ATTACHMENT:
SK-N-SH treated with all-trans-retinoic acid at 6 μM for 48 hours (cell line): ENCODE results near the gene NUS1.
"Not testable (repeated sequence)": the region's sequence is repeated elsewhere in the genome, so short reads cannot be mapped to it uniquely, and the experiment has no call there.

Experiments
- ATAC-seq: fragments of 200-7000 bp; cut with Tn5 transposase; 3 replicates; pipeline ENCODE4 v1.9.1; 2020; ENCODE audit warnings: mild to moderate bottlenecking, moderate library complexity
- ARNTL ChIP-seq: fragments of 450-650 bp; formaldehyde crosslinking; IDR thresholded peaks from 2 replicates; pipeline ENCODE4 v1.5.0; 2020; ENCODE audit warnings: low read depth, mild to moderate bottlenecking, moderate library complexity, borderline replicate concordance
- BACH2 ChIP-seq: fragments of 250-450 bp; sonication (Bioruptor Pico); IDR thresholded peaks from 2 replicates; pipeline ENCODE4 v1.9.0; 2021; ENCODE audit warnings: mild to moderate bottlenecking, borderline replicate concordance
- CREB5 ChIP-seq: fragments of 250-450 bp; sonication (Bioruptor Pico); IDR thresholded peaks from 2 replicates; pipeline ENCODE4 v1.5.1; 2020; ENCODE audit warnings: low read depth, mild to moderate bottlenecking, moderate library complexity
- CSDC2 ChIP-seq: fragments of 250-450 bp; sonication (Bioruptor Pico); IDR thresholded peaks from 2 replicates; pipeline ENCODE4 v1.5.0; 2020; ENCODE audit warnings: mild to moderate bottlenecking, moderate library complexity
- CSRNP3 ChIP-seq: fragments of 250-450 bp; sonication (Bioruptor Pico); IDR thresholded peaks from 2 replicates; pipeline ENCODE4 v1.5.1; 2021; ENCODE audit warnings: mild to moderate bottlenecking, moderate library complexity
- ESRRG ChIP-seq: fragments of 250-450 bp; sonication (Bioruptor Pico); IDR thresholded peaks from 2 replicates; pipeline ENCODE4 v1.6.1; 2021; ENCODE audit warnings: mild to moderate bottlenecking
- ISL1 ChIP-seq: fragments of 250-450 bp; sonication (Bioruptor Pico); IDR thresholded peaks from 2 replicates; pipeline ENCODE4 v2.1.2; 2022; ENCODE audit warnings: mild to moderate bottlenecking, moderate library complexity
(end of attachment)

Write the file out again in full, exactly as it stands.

SK-N-SH treated with all-trans-retinoic acid at 6 μM for 48 hours (cell line): ENCODE results near the gene NUS1.
"Not testable (repeated sequence)": the region's sequence is repeated elsewhere in the genome, so short reads cannot be mapped to it uniquely, and the experiment has no call there.

Experiments
- ATAC-seq: fragments of 200-7000 bp; cut with Tn5 transposase; 3 replicates; pipeline ENCODE4 v1.9.1; 2020; ENCODE audit warnings: mild to moderate bottlenecking, moderate library complexity
- ARNTL ChIP-seq: fragments of 450-650 bp; formaldehyde crosslinking; IDR thresholded peaks from 2 replicates; pipeline ENCODE4 v1.5.0; 2020; ENCODE audit warnings: low read depth, mild to moderate bottlenecking, moderate library complexity, borderline replicate concordance
- BACH2 ChIP-seq: fragments of 250-450 bp; sonication (Bioruptor Pico); IDR thresholded peaks from 2 replicates; pipeline ENCODE4 v1.9.0; 2021; ENCODE audit warnings: mild to moderate bottlenecking, borderline replicate concordance
- CREB5 ChIP-seq: fragments of 250-450 bp; sonication (Bioruptor Pico); IDR thresholded peaks from 2 replicates; pipeline ENCODE4 v1.5.1; 2020; ENCODE audit warnings: low read depth, mild to moderate bottlenecking, moderate library complexity
- CSDC2 ChIP-seq: fragments of 250-450 bp; sonication (Bioruptor Pico); IDR thresholded peaks from 2 replicates; pipeline ENCODE4 v1.5.0; 2020; ENCODE audit warnings: mild to moderate bottlenecking, moderate library complexity
- CSRNP3 ChIP-seq: fragments of 250-450 bp; sonication (Bioruptor Pico); IDR thresholded peaks from 2 replicates; pipeline ENCODE4 v1.5.1; 2021; ENCODE audit warnings: mild to moderate bottlenecking, moderate library complexity
- ESRRG ChIP-seq: fragments of 250-450 bp; sonication (Bioruptor Pico); IDR thresholded peaks from 2 replicates; pipeline ENCODE4 v1.6.1; 2021; ENCODE audit warnings: mild to moderate bottlenecking
- ISL1 ChIP-seq: fragments of 250-450 bp; sonication (Bioruptor Pico); IDR thresholded peaks from 2 replicates; pipeline ENCODE4 v2.1.2; 2022; ENCODE audit warnings: mild to moderate bottlenecking, moderate library complexity